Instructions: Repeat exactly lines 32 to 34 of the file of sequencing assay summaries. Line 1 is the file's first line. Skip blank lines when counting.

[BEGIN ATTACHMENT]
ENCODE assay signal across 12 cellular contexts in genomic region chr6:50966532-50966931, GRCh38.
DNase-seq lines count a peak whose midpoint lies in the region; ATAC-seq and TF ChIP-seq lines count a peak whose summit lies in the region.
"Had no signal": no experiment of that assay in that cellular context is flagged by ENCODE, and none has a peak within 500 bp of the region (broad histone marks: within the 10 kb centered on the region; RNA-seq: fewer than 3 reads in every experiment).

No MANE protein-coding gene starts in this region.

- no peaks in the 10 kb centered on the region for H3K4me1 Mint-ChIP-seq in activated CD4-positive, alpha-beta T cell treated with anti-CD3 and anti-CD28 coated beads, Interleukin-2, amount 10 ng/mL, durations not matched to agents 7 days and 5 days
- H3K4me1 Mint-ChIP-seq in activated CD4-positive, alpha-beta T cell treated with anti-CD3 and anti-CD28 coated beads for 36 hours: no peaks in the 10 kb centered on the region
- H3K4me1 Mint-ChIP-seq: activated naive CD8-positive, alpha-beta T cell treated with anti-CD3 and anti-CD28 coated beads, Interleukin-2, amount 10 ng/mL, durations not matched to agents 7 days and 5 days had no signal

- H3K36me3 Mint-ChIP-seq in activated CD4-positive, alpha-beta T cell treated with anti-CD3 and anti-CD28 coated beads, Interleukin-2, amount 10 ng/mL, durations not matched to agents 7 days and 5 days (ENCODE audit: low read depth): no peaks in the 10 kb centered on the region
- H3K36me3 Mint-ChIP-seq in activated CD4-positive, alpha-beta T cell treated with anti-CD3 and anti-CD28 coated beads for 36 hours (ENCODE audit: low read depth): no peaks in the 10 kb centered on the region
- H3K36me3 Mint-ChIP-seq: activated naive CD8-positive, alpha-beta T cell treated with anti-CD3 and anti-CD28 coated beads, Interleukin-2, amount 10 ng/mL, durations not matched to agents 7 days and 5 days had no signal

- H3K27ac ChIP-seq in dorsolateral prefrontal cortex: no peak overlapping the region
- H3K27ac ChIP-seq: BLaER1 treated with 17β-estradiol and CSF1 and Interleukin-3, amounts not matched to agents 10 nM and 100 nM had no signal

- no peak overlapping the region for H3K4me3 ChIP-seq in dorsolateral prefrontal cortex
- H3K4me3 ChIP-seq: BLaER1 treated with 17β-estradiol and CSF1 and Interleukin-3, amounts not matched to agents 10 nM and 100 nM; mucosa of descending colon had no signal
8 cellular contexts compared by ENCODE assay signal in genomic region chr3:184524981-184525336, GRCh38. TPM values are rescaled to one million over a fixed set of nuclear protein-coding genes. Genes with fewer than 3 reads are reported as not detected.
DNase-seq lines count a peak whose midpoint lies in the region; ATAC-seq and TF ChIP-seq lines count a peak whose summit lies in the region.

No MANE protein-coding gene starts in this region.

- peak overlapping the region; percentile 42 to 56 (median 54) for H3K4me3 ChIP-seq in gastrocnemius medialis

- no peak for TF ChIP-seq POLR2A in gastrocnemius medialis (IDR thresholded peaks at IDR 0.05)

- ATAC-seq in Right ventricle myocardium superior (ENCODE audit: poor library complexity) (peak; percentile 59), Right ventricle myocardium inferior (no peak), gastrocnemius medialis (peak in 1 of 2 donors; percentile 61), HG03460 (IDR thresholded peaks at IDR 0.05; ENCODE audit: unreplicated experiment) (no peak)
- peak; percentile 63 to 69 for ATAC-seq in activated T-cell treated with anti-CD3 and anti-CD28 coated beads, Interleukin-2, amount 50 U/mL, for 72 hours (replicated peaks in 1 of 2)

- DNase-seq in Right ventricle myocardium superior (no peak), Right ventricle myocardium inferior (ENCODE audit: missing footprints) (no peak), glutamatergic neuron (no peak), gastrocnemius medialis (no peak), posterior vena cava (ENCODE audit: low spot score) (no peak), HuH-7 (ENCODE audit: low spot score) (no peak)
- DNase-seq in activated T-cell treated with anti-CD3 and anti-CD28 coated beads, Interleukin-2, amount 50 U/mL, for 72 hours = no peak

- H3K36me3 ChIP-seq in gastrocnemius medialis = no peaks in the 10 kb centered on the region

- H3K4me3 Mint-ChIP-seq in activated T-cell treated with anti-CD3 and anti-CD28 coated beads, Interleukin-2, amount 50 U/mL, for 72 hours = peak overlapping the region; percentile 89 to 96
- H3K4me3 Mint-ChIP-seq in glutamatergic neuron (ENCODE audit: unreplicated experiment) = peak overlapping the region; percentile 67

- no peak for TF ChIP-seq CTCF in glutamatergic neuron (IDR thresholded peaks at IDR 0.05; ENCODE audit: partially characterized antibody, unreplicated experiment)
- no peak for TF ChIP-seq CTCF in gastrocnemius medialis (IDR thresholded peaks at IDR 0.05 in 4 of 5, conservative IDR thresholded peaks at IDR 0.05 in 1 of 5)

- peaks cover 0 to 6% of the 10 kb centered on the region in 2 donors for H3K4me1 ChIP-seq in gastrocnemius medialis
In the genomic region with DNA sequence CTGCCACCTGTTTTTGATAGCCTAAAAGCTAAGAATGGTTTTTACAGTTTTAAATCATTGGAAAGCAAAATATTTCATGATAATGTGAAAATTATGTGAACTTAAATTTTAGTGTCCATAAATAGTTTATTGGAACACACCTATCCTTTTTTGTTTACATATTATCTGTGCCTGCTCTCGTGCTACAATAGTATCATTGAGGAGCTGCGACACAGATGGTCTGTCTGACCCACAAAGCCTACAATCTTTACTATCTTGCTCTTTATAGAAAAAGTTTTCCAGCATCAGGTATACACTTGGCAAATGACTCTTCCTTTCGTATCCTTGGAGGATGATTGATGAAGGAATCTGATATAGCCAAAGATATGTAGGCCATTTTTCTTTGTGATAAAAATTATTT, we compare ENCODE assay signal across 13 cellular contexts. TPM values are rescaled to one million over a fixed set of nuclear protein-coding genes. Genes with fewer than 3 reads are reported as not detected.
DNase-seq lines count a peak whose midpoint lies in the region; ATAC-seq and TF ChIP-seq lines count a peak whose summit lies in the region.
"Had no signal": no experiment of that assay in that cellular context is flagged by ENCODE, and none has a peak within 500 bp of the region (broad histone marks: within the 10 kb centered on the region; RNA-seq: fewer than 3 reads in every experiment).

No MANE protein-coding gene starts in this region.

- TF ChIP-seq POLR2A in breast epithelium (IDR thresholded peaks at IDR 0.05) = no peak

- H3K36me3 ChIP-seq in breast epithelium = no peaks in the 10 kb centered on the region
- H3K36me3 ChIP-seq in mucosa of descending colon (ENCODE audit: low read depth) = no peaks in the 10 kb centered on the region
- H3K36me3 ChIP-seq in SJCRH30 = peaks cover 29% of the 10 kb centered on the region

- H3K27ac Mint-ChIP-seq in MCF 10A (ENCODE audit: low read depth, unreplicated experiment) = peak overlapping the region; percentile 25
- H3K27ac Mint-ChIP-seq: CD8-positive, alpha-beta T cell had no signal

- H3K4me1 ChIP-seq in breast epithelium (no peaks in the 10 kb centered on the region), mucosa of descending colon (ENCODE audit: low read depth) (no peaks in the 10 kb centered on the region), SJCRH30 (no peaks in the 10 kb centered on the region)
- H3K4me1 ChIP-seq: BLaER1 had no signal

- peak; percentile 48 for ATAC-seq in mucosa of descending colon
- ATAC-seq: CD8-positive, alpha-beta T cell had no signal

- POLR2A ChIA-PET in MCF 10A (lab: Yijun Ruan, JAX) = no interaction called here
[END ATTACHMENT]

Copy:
"Had no signal": no experiment of that assay in that cellular context is flagged by ENCODE, and none has a peak within 500 bp of the region (broad histone marks: within the 10 kb centered on the region; RNA-seq: fewer than 3 reads in every experiment).

No MANE protein-coding gene starts in this region.

- TF ChIP-seq POLR2A in breast epithelium (IDR thresholded peaks at IDR 0.05) = no peak